• Gridded global crop models detail shifts in availability and nutrient value of crops, as well as vulnerability of global food systems to climate shocks.
  • Global economic models establish the impacts of climatechange and mitigation e orts on agricultural production,consumption, prices, trade, and land use change.
  • Quantification of estimated impact uncertainty supportspolicy decisions on climate change with protocols for model-ensemble applications for impact assessments.Identi cation of global hot-spots for climate change impactand support of national and international research agendas on adaptation research.
  • A well-established global research network is responding to regional and global challenges that are beyond individual institutional and country capacity to solve. These arise from climate change, food security issues, and targets for development goals from national and UN organizations.

Next Steps

Food and Nutrition Security and Health are vulnerable to weather shocks and climate change. AgMIP methods can support activities that build regional capacity for integrated food system assessments inclusive of nutrition. They also provide a test bed for rapidly scaled-up research on food, nutrition, and health resilience strategies in the face of climate change. Deci- sion contexts can increasingly drive research that explores linked nutrition, crops, livestock, and economics aspects to transform food and nutrition delivery. AgMIP researchers in region can work with stakeholders to co-generate the science-based evidence to help deliver positive nutrition and health outcomes.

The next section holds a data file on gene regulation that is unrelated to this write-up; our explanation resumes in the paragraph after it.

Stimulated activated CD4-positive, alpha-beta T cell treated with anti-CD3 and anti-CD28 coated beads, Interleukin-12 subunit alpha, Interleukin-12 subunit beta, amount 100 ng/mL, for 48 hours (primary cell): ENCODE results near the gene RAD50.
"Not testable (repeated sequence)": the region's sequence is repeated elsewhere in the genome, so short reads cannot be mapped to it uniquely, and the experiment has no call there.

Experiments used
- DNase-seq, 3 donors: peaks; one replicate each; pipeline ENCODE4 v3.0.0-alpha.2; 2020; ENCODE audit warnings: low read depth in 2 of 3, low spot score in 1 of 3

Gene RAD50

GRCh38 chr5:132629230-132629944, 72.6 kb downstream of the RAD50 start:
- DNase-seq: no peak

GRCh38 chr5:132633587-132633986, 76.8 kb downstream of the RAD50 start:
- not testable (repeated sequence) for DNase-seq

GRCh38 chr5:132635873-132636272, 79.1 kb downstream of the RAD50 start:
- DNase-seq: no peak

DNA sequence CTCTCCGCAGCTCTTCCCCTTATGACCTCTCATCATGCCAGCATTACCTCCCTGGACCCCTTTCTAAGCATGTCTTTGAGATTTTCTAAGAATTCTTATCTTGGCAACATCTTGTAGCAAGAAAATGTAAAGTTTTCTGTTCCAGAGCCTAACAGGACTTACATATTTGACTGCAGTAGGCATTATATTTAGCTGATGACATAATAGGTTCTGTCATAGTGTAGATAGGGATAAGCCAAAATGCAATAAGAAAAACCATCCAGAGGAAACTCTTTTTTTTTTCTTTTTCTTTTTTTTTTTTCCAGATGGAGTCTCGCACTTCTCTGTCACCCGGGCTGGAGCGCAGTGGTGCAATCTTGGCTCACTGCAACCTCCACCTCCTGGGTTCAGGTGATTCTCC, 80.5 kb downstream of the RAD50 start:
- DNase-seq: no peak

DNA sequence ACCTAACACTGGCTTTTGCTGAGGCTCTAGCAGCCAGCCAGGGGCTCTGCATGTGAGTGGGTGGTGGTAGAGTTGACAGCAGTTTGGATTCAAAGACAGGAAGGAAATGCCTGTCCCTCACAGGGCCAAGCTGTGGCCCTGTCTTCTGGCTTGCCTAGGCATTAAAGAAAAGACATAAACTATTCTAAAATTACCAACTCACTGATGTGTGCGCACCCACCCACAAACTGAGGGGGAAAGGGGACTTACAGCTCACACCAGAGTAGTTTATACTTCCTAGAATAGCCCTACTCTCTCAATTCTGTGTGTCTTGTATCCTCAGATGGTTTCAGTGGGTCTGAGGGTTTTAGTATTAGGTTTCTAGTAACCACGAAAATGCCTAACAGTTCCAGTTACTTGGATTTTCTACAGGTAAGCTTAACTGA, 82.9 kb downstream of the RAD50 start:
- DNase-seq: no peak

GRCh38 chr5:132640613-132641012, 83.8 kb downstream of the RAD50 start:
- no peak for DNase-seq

Stresses and Shocks can hugely undermine societal stability leading to civil unrest and migration. Understanding and anticipating stressors, tipping points, and interventions will make society more resilient to future food system shocks. AgMIP scientists are ana- lyzing recent changes in the global food system such as changing trade networks, food stocks, diseases, and diets; shifting probabilities of extreme climate eventsand how they could a ect multiple breadbasket regions;and, behaviors of governments, supply chains, private companies and other food system actors. AgMIP is developing real-time monitoring, probabilistic scenar- ios, and near-term forecasting of climate shocks to scale up integrated, multi-disciplinary, and action-oriented research in service to society.

Innovative Data, Model, and Knowledge Transfer Technology are needed for decision- making at farm, region, national, and global scales. AgMIP tools harmonize data and models resulting in datasuites that are ndable, accessible, interoperable, andre-usable. This enables new uses in model development and accelerates understanding and knowledge transfer across the community. It also facilitates demand-drivenresearch approaches targeted to speci c decision con– texts that better meet the needs of end-users. Improved information and methods will support better farm man-agement systems, accelerating the adoption and e cientuse of more productive and more sustainable technologies.

Transformational Change is resulting from collaborative innovation among a community of climate, agriculture, health, trade, food security and foreign aid experts. New tools translate and harmonize operations, linking research and decision frameworks to address food security and other societal needs in a world that is undergoing large and, at times, tumultuous changes in climate, socioeconomic development, and technology. The food system is strained to deliver affordable and nutritious food to world populations. Shifting base-lines alter risk profiles in ways yet to be fully understood, elevating the potential for shocks from climate or other factors, with acute, wide-ranging, and cascading impacts. The AgMIP community is advancing approaches to understand, predict, and address these challenges.

AgMIP Framework